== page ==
3 What percentage is it?
You probably agree that comparing percentages can be easier than comparing fractions. So it is useful to know when you have a certain quantity, how to write it as a percentage of another, usually larger, number.
For example, if 42 people out of a group of 70 people agree to participate in a new community project, what percentage of the group is this?
Whenever you have numbers for a part of a group and the whole of the group, you can calculate the percentage by first expressing the numbers as a fraction. So the number for the whole group is the fraction’s denominator and the number for part of the group is the numerator. You can then turn this fraction successfully into a percentage.
So in this example, the fraction is . Remember that to turn a fraction into a percentage you first multiply by 100 per cent and then simplify, as shown below:
(Note: you also could have simplified to first and then turned it into a percentage.)
These calculations show us that 60 per cent of the group agree to participate in the community project.
The calculation 42 ÷ 70 × 100 can be performed even more quickly with a calculator, as can the other percentage calculations, but it is good to get practice on paper to cement your understanding of percentages.
Have a go yourself in the next activity.
Activity 3 What percentage?
As before, you may wish to do your working out on paper then put your answers in the boxes provided. Show fractions on one line using the ‘/’ symbol, e.g. one half would be entered as ‘1/2’.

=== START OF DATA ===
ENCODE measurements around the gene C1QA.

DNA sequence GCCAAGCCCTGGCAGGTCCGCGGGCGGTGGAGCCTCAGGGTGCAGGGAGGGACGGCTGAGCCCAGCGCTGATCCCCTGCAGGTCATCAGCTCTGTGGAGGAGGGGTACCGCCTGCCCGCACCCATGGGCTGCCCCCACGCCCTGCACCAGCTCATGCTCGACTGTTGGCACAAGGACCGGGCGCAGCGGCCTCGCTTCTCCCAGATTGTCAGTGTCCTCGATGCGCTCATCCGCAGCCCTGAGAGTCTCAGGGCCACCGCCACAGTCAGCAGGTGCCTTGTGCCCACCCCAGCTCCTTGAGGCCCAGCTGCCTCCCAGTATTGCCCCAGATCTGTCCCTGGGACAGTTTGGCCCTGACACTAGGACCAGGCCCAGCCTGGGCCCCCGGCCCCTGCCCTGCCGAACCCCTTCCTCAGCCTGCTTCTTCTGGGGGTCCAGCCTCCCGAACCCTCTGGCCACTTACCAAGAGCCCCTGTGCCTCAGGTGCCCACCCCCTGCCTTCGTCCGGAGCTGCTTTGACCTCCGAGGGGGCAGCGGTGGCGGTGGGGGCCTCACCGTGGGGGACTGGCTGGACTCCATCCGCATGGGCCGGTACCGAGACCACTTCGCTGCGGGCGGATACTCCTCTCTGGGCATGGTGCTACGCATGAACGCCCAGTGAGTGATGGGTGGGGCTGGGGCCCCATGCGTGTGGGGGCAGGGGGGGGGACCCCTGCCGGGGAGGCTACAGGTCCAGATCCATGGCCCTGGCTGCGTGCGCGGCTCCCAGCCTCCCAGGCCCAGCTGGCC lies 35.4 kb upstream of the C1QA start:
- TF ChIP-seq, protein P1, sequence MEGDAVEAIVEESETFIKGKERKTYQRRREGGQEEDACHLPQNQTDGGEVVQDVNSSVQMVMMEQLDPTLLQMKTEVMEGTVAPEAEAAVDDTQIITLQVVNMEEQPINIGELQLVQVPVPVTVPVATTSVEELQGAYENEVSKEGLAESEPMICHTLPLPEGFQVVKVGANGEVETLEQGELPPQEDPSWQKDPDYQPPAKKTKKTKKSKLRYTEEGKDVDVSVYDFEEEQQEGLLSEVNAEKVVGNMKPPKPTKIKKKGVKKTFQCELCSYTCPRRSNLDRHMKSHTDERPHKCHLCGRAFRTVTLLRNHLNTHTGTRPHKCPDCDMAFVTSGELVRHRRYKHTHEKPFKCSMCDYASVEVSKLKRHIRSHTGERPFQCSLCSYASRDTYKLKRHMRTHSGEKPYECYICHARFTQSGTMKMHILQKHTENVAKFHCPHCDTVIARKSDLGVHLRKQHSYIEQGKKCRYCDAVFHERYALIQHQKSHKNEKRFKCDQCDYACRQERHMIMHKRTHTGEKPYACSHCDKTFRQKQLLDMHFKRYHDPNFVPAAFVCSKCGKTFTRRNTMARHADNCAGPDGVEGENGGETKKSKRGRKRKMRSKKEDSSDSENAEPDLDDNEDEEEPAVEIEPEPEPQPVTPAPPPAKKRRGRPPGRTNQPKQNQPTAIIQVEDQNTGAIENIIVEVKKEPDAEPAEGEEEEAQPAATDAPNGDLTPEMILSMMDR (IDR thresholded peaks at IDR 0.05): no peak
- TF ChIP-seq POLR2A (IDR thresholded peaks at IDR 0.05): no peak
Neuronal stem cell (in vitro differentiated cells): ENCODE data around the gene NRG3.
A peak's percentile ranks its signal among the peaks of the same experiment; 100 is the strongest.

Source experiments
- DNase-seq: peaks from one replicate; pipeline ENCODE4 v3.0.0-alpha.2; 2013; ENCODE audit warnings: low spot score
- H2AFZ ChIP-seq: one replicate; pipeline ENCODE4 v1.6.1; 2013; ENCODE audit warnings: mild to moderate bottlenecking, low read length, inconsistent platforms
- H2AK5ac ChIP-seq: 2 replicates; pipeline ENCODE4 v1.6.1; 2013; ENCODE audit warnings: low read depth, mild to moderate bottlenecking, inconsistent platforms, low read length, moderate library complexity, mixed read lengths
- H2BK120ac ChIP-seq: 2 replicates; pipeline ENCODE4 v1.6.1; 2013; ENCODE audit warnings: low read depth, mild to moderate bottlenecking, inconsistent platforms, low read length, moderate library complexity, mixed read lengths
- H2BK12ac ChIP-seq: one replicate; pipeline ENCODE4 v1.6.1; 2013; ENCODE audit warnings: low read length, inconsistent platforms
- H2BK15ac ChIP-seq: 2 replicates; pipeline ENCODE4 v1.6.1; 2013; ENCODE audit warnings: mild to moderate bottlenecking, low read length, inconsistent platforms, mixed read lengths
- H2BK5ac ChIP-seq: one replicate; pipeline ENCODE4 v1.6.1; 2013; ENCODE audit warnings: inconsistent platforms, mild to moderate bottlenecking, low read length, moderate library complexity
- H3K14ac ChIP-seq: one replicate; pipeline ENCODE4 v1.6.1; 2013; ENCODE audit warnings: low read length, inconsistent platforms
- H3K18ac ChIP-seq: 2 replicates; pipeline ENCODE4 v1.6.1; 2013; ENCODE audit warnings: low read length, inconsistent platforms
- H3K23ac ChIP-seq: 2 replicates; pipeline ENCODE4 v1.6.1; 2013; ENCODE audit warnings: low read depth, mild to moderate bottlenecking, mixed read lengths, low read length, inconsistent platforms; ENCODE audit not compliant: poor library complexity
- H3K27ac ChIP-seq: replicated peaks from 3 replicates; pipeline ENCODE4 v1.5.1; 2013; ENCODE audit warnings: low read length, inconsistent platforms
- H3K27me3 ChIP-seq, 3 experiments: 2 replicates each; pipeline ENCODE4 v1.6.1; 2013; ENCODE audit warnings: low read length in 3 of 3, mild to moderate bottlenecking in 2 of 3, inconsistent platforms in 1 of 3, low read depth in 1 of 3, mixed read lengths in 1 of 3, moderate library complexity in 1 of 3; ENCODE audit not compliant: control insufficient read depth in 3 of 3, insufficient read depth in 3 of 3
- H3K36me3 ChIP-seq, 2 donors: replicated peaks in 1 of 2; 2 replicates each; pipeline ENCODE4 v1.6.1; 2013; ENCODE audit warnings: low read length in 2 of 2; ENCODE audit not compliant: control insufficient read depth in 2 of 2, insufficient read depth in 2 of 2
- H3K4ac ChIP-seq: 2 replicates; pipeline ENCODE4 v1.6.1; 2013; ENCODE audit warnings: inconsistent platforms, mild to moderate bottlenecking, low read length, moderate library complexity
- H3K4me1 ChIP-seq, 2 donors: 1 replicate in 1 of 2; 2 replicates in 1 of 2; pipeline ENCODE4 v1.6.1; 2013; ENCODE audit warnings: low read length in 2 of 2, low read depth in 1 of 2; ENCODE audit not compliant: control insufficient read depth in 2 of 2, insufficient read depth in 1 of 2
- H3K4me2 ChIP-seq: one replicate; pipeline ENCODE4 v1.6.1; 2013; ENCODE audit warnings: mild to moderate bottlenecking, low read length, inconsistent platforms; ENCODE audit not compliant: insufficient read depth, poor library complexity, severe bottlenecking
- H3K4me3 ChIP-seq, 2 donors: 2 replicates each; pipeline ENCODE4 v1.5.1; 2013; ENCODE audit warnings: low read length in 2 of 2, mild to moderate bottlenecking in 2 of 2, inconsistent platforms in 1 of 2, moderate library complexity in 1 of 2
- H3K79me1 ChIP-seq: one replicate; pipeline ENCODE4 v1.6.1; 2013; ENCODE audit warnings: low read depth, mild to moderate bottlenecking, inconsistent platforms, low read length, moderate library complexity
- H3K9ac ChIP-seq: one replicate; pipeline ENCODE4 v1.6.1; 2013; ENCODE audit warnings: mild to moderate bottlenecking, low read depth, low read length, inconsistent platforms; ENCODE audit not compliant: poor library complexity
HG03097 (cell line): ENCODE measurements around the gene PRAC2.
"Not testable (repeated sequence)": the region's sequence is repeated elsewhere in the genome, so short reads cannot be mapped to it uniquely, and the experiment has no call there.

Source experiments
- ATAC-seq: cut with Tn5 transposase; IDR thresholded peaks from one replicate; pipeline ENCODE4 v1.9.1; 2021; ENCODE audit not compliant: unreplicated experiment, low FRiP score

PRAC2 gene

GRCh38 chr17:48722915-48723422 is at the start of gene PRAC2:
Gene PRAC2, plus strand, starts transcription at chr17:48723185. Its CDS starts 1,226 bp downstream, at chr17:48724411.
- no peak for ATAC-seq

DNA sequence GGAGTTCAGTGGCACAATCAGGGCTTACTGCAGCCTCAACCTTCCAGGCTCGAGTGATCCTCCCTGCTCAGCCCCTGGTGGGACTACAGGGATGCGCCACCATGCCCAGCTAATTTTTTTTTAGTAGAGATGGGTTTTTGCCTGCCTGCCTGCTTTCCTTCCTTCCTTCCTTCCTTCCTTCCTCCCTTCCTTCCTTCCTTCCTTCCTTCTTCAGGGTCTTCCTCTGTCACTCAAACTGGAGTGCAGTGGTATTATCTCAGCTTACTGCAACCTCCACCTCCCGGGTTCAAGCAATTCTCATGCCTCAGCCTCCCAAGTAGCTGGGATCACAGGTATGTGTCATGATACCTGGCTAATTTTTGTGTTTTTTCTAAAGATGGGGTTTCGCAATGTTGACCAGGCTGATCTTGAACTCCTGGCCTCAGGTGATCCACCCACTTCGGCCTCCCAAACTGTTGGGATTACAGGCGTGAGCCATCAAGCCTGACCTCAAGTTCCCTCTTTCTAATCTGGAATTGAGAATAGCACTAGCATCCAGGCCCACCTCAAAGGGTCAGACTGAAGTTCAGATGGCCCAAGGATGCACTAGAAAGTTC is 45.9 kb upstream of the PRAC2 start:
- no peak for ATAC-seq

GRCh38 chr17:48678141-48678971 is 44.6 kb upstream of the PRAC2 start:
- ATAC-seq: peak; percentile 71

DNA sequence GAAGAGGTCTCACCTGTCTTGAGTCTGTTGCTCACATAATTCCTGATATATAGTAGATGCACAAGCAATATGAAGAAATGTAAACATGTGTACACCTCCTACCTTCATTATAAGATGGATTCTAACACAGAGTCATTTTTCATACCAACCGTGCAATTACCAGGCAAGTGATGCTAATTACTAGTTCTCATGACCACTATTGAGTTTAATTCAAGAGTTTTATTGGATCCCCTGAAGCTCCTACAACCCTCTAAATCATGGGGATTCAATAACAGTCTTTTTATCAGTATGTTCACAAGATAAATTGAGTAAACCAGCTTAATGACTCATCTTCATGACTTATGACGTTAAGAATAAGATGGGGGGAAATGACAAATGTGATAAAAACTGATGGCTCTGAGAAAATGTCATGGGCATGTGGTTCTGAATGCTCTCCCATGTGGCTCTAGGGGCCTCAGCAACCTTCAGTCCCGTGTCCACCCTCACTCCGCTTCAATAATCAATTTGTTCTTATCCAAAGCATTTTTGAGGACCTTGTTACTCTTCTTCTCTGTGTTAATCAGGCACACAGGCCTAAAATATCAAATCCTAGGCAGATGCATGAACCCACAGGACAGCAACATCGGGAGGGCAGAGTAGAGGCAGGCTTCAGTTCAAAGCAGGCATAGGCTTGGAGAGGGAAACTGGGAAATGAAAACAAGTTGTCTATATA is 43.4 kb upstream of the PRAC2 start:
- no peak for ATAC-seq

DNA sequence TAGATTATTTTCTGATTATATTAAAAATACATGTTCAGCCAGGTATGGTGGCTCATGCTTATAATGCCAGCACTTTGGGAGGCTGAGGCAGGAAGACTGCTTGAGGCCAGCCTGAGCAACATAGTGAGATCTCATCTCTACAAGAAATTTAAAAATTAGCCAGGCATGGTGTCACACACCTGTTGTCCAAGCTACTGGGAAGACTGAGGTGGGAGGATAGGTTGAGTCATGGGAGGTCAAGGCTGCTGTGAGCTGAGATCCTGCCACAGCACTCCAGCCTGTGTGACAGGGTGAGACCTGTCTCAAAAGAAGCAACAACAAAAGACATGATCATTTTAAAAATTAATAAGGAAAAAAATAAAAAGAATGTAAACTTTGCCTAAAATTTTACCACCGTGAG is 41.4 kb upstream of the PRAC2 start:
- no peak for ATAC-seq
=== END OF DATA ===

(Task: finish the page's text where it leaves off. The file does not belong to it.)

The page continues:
- a.In a group of 250 children, 75 said that they would prefer to visit the zoo and 25 the cinema. What percentage of children preferred to the visit the zoo?
- a.Start by writing the numbers as a fraction.
Now simplify the fraction by dividing the top and bottom by 25, to give:
Now multiply by 100% to convert to a percentage
So, 30% of the children preferred to go to the zoo.
- b.There are 159 important habitats for conservation recognised by the European Habitats Directive. Scotland reportedly has 65 of these habitats (Scottish Executive, 2004). What percentage of the total recognised habitats does Scotland have?
The two numbers shown as a fraction are:
You may remember from your study of fractions that a good way to start looking at ways to simplify is to start by seeing if 2, 5 or 10 will divide into both the numerator and the denominator. Looking at the numerator here, you can divide it by 5 to give 13. So you could use either of these numbers to try and simplify the fraction. Unfortunately, if you try and divide 159 by 5 or 13, you don’t get a whole number – this means that you can’t simplify it, so you’ll have to move straight on to multiplying by 100 per cent to work out the percentage.
The percentage is (to 1 decimal place). So, Scotland has around 41 per cent of the recognised important habitats.
You’ve covered a lot of the important foundations of percentages this week – understanding these will be a great help when you are faced with new situations that involve them.